Beauty pageant girls are being used as show ponies
Babies are not Barbies. And toddlers don't need tiaras, either. But that won't stop hundreds of Ulster mothers entering their infant daughters in a beauty contest coming to Belfast next month, run by the Texas-based Universal Royalty company.
The organisation seems to specialise in these twisted competitions, along with various other methods of turning your lovely little girl into something freakish that resembles a cross between a dead-eyed doll, a Halloween fright-mask and a wannabe whore.
"We can add Teeth, Eyelashes, Change Backgrounds, Remove Blemishes, Change Colors and lots more," chirps an ad on Universal Royalty's website. No, it's not an offer for the junior competitors themselves – though you might be forgiven for thinking so, given the amount of fake tan, fake hair, fake everything that's larded on to the girls, so that they may be judged as truly beautiful. This is an advert for photo retouching.
What you do is send them a photograph of your child, along with $45, and they'll transform the image into a perfected, confected version of her natural self. The really heart-breaking part is the rider: "We offer a low price for our retouching services, regardless of how much retouching your photo needs."
So, no worries then: no matter how ugly, toothless, blemish-ridden and generally repulsive your baby is, you can at least console yourself with a treasured picture of how you wish she could look. In your dreams.
It turns out that Belfast will be the only place on the island to welcome Universal Royalty and their creepy baby beauty queens in September. There were to have been pageants in Dublin and Cork, as well, but public distaste for the nature of the events appears to have led to the bookings being cancelled.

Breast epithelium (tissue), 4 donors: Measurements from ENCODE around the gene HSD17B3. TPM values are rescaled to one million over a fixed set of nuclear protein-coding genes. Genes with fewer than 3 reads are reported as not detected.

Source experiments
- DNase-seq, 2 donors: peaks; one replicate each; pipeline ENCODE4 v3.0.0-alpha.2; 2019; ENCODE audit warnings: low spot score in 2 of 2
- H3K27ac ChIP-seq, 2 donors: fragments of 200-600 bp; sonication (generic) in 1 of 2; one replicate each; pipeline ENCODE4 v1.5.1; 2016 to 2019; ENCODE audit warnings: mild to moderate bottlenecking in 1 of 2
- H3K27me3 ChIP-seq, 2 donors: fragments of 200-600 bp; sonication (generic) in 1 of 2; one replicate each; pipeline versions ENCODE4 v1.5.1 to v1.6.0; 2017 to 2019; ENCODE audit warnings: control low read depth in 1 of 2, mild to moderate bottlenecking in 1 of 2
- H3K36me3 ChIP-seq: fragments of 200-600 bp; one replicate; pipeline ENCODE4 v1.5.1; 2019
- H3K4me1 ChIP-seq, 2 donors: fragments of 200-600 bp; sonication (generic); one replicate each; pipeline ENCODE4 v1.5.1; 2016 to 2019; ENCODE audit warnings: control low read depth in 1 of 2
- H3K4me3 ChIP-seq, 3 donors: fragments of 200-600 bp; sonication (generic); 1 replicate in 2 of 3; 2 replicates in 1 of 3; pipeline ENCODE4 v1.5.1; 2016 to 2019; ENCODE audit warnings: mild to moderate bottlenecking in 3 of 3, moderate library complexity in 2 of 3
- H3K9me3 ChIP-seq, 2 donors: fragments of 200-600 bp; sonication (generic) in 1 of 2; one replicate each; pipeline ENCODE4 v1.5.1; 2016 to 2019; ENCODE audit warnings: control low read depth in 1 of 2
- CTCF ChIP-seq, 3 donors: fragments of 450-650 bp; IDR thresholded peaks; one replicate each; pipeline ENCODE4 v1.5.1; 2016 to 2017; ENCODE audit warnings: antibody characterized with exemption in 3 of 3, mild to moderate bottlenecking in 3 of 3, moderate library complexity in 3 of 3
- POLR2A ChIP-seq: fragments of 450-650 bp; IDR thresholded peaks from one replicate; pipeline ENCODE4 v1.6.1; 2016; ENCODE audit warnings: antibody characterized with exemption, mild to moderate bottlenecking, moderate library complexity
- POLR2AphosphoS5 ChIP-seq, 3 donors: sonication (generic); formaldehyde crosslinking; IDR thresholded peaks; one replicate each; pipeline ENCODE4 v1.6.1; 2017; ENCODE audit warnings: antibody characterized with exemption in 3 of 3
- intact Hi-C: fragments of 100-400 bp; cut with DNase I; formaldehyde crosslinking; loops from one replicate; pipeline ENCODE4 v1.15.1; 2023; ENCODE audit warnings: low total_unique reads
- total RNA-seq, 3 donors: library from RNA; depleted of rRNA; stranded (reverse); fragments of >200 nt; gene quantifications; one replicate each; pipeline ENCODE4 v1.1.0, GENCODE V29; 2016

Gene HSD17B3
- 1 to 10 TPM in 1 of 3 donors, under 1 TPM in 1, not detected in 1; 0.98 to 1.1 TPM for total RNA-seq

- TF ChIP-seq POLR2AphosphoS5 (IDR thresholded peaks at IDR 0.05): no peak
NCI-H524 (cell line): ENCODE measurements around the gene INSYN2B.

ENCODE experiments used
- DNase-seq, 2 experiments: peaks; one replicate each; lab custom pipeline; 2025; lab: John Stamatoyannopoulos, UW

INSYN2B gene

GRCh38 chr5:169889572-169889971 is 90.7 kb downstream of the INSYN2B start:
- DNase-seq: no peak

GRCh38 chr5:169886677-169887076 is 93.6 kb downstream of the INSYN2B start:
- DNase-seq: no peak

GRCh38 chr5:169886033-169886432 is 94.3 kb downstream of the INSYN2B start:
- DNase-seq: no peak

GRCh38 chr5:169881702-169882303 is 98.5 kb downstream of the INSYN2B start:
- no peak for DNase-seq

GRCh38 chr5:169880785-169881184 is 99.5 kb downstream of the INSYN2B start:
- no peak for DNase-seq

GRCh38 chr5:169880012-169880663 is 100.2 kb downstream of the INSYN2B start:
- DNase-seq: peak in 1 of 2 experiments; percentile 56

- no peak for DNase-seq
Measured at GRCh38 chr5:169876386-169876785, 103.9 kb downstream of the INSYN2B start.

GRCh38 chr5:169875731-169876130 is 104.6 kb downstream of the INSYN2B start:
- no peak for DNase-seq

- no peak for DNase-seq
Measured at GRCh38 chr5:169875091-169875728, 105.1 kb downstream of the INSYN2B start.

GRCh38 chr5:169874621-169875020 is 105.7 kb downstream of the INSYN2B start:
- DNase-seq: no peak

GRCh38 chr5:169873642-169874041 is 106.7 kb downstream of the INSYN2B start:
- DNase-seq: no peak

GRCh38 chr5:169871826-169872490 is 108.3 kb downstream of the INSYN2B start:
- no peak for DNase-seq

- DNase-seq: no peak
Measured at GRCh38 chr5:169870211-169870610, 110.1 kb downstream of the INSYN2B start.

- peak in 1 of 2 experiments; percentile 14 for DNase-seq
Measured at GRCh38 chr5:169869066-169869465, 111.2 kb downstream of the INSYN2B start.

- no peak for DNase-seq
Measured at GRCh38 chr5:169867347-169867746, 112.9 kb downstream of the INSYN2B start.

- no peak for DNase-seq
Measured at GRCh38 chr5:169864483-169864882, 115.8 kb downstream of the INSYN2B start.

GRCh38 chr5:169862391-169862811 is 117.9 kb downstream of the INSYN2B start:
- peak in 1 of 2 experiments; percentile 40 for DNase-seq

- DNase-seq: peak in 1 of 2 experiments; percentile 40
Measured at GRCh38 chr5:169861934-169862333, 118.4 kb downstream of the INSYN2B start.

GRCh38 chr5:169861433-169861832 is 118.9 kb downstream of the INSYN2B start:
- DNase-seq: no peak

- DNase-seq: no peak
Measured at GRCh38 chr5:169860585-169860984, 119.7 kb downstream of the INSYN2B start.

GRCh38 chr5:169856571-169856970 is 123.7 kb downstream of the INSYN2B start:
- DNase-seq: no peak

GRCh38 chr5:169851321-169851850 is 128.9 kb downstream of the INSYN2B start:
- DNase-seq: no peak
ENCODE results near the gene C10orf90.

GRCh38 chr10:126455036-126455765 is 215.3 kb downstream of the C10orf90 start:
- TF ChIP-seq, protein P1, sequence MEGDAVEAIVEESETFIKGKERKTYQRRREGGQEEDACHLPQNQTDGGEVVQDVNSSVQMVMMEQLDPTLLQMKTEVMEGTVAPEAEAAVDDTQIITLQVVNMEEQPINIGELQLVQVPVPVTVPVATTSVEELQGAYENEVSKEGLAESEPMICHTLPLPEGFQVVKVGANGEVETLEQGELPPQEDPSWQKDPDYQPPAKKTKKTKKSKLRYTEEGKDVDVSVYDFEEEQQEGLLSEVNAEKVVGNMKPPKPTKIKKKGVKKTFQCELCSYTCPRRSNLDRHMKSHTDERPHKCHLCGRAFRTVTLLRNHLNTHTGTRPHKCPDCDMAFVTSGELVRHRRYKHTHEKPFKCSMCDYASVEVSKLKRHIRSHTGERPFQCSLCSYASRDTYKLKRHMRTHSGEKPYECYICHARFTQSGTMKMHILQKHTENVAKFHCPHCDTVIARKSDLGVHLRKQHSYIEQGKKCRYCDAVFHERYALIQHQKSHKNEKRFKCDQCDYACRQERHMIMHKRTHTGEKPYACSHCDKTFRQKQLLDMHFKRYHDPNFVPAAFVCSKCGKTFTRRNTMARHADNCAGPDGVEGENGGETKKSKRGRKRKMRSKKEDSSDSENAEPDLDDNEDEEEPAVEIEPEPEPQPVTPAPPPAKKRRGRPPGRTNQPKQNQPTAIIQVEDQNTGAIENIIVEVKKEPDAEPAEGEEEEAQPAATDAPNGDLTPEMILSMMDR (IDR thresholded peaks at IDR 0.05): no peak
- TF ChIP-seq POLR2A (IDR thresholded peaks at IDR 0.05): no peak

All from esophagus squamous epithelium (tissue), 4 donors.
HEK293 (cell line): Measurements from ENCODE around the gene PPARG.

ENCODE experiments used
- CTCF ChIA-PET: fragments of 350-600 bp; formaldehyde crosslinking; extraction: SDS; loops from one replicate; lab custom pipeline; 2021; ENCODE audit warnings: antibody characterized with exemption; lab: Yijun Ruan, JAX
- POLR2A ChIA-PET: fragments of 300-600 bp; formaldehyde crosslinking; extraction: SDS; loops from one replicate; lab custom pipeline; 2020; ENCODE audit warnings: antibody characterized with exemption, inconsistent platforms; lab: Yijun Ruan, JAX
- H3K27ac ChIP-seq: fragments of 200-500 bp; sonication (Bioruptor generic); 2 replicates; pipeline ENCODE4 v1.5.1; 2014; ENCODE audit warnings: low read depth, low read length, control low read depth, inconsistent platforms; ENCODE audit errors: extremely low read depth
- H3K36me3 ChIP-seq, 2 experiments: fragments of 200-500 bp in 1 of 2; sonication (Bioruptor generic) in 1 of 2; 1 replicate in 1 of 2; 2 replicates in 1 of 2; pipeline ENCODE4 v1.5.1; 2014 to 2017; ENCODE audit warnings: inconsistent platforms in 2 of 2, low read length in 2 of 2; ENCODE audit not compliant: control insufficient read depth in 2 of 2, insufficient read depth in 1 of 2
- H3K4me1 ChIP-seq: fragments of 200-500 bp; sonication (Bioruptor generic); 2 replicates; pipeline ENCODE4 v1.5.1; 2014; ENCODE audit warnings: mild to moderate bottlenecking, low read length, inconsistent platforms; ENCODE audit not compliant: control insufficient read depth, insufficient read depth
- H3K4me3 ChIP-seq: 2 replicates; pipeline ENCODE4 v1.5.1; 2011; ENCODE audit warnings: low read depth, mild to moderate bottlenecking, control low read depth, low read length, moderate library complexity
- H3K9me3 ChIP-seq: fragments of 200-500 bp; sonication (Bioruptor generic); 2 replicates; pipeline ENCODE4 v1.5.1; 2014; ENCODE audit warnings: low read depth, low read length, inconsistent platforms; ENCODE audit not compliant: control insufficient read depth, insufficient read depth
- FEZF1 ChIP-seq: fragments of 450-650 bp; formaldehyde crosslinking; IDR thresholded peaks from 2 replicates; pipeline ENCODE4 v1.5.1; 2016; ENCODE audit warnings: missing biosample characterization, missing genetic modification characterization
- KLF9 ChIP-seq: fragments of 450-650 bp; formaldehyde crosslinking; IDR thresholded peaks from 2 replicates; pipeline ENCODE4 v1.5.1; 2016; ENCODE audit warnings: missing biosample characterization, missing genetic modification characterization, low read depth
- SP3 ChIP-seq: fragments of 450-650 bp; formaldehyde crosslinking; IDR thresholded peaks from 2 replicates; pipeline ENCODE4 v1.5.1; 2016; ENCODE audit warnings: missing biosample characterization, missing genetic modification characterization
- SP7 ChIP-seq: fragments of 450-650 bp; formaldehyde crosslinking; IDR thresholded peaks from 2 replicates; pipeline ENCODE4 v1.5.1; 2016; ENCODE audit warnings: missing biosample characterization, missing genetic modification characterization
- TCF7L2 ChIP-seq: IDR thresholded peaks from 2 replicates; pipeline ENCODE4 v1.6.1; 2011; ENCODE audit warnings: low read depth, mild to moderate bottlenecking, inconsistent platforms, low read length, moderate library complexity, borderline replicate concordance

It won't be like that here, of course. Knowing the desperate gratitude that both politicians and PR men cringingly display when any rich, successful organisation deigns to visit our abject little statelet, there will probably be a champagne reception at Titanic Belfast, with fireworks afterwards.
Maybe they'll even offer Universal Royalty some cash for bringing their business here: that's the usual form, isn't it? And then the judges can get down to the delightful task of deciding which, out of all the make-up-clabbered young girls lined up for their delectation, is the most pleasing to the eye.
Sure, there have been one or two dissenting voices. Patricia Lewsley-Mooney, the Children's Commissioner, is "concerned that putting young children in this sort of position may not be in their best interests". But such advice can be safely ignored, as usual, since the office of the Children's Commissioner – while costing the taxpayer well over £1m a year – appears to exist for little other purpose than stating the bleeding obvious, in tones of earnest, preachy caution.
That aside, I've long been revolted by the compulsion to trick little girls out like fake princesses and porn stars and call it a treat. The child beauty pageant is simply the logical conclusion of all those make-over parties and padded bras and Rihanna videos that litter modern girlhood.
The message they're getting is simple: no matter how kind, or creative, or clever, you are, the one thing you will be certain to be judged on is how you look. Hot or not, that's what it comes down to, sooner or later.
And it seems a strange irony that all this junior primping and polishing is going on in tandem with massive paranoia about the threat from predatory paedophiles. We're terrified at the thought of the bogeyman who likes little girls and, at the same time, we're dressing them up like bait. How does that make sense?
Of course, these child beauty contests are not really about the girls themselves at all. The whole screwed-up shebang is run by the mothers.
They are the ones who are driving it: going out and buying the false nails and the fake tan and the cutesy cut-off tops, spending hundreds of pounds so that their six-year-old can look like a cheap hostess in a Magaluf nightclub.
You do wonder what thwarted impulses, disappointments or frustrations in their own lives would make them want to seek out a vicarious thrill through sexing up their children in this way. Who knows?
But let's hope they're saving for the therapy bills when the girls grow up and realise they've been used as performing show-ponies throughout their childhood. They'll need it.